Jun 18, 2019
By Vincent Jones
The housing crisis in our communities is part of a deeper problem; we’re working to address the systemic issues.
From South Los Angeles to Oakland to Long Beach and beyond, California’s historically black neighborhoods are being hit hard by the housing crisis. In community organizations, churches, and family functions, we hear stories of how neighborhoods are turned upside-down by displacement and gentrification.
Unfortunately, the California dream is becoming a nightmare for a growing share of African Americans who are locked out of the abundant opportunities available in our state due to a lack of affordable housing options.
At California YIMBY, we’ve been working to make sure that the people in Sacramento hear what we’ve been feeling in communities of color for decades: a disparity in housing opportunities for black and Latino families. We’re also working diligently to contribute to the solution with reforms at the local, regional, and state levels that could ensure housing equity isn’t just a catch-phrase for debate, but an actual principle and practice in how our communities grow.
There’s no denying the depth of the crisis. In Los Angeles, we’ve learned that over 30% of people experiencing homelessness are African American – despite making up just 9% of the population. In Oakland, the black population has fallen from its high of 47% in 2000 to 31% today – a loss of 27,000 African Americans during that time.
The reality hidden behind these numbers don’t just happen on their own. Inaction and, at times, intentional efforts to change the complexion of neighborhoods lead to these results. A history of racial redlining – the practice of legally prohibiting black families from living in certain neighborhoods – established long-standing patterns of neighborhood segregation that continue to this day. Indeed, Berkeley, California, the home to a rich history of black activism, pioneered the practice of drawing lines around neighborhoods of single-family homes and saying “No Blacks Allowed.”
From this historic and abhorrent practice, one can draw a straight line to the wealthy, exclusionary, single-family home neighborhoods scattered throughout California today. These neighborhoods have reaped the benefits of our state’s remarkably strong economy while shutting out people of color from access to those same opportunities.
How have they done this? By banning apartment buildings, duplexes, fourplexes, and other types of “starter homes” that are affordable to the majority of middle and lower income Californians. It is literally illegal to build multi-family housing across large swaths of many California cities. In parts of Los Angeles, the small apartment building you live in today – built before the down-zoning trend of the 1970s – could not be rebuilt legally.
California YIMBY (YIMBY stands for “yes in my back yard”) is engaged across our state in efforts to reform these outdated local rules that inhibit access to opportunity for all Californians. Our motto is “California is for Everyone,” because we believe there’s plenty of room in California for everyone to pursue their dreams – especially those of us who have been prevented from doing so by centuries of racist and exclusionary policies.
Right now, our biggest push for reform is through Senate Bill 50, the More HOMES Act. The bill, which has the support of non-profit housing developers, unions, environmental groups, and the Los Angeles Chamber of Commerce (among many others), would essentially tear down the invisible walls built around many California cities and communities by creating more four-unit apartments affordable to workers like teachers and nurses across the state, while providing for larger apartments for families and lower-income workers next to our transit services and in areas with high concentrations of jobs.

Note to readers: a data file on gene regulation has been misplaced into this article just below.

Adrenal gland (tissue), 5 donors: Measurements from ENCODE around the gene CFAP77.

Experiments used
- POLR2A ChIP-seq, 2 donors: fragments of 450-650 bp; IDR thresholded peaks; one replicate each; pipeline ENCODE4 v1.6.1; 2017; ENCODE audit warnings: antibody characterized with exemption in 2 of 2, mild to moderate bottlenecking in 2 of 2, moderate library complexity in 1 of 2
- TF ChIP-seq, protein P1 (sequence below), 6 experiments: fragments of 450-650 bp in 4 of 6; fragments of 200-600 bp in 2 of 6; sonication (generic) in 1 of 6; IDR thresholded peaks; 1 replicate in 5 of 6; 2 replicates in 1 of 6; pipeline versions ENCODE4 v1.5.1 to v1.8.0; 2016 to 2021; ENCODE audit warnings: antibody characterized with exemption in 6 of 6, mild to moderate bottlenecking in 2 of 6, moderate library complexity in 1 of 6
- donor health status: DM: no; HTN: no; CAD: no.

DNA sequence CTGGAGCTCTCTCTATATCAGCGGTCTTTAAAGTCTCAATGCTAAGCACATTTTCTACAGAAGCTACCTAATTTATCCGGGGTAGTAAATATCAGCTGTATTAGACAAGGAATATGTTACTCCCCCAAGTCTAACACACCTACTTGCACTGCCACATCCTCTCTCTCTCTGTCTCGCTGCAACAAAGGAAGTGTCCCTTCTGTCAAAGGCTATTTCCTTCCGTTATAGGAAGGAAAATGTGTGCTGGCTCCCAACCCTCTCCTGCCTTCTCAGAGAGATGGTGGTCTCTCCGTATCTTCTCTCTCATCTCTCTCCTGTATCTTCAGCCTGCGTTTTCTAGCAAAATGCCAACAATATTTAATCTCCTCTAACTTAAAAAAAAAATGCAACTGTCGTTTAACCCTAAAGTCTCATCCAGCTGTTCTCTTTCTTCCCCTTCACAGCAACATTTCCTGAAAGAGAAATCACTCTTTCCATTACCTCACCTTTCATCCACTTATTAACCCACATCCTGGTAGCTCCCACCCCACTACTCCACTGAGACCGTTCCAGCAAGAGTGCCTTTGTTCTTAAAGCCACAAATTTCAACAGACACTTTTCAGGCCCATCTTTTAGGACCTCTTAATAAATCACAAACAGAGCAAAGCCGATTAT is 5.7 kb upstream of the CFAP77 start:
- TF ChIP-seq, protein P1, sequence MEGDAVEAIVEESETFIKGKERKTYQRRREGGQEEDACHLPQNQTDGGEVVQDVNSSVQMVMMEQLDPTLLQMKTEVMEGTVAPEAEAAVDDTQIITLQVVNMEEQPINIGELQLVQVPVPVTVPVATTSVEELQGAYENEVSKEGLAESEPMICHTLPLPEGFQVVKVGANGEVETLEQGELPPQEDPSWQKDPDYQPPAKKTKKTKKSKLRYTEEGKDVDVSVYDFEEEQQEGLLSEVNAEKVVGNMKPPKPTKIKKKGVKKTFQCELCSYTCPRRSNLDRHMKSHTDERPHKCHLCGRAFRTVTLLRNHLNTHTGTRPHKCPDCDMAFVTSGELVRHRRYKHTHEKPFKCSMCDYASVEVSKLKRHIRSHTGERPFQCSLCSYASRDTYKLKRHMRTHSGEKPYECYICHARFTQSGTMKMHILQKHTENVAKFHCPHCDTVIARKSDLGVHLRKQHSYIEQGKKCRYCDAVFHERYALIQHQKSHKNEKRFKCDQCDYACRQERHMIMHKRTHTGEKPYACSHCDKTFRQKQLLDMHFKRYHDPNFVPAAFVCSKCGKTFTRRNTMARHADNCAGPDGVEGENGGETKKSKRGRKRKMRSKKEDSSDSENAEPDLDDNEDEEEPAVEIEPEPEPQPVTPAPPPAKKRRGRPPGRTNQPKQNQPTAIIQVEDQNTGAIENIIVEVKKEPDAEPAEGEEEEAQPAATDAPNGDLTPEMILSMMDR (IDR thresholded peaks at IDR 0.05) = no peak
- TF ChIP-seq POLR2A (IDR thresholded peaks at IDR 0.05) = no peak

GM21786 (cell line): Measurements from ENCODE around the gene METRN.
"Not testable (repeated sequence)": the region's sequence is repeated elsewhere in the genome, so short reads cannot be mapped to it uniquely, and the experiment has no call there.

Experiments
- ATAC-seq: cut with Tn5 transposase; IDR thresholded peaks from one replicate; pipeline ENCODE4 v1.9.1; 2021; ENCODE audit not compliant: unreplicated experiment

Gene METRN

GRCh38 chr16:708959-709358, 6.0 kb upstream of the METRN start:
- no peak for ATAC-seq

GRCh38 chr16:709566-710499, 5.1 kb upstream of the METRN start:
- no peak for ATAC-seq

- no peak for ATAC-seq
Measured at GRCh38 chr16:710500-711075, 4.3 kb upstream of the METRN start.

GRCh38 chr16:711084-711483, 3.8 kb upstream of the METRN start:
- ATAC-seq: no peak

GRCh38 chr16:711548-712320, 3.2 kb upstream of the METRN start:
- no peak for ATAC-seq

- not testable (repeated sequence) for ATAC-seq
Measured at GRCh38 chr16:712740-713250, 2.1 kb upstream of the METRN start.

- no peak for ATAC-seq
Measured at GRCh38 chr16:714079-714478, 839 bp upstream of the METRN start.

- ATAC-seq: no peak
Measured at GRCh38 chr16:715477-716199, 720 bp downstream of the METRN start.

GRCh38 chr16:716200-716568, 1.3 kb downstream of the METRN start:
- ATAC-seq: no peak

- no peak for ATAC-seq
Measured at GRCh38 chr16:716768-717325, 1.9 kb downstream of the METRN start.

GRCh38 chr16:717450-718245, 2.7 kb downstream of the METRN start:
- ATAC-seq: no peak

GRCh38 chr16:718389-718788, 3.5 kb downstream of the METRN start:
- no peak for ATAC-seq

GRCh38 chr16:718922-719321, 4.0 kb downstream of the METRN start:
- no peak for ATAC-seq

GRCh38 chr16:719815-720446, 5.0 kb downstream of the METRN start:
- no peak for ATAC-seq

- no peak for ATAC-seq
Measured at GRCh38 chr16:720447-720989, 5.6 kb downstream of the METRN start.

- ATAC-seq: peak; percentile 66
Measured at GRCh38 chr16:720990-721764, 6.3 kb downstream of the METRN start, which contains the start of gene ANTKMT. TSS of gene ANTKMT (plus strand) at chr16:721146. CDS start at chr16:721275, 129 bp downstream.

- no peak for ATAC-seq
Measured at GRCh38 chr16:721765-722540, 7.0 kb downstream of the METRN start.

The More HOMES Act also has provisions that prohibit developers from evicting current tenants and demolishing buildings in order to build luxury developments, by creating the strongest renter protections ever offered by the state. It creates a mechanism for sensitive communities – neighborhoods at high risk of gentrification and displacement – to determine additional ways to increase affordable housing options, and gives them control over their futures through long-range planning. And it has the first-ever statewide requirements for below-market-rate affordable housing, set aside for those who earn low incomes.
Last year, a group of prominent civil rights leaders and scholars praised similar legislation for its potential to reduce racial disparities in access to affordable housing in areas with the kinds of jobs, schools, services, and other amenities that we’re all worthy of enjoying.
After all, we all paid for these amenities. We all deserve to enjoy them. That’s what we mean when we say California is for everyone – not just those with access privileges, but all of us who call the Golden State our home.
Unfortunately, Senator Anthony Portantino, who represents a district known for being exclusionary, is trying to subvert the democratic process by denying a vote of the full State Senate on the legislation – a vote that is critical for the bill to continue through the process of being debated and improved by the legislature.
Ironically, Senator Portantino’s solution for the housing crisis is to issue a vanity license plate that raises money — not to create more housing, but to raise awareness about the housing crisis.
No legislation is perfect. The legislative process, when it works well, is intended to lead to a result that can work for many. The More HOMES Act is the product of many organizations and community leaders across the state weighing in with their thoughts and ideas. It deserves a vote.
Learn more about California YIMBY and the More HOMES Act at www.cayimby.org/generations and join us in this fight.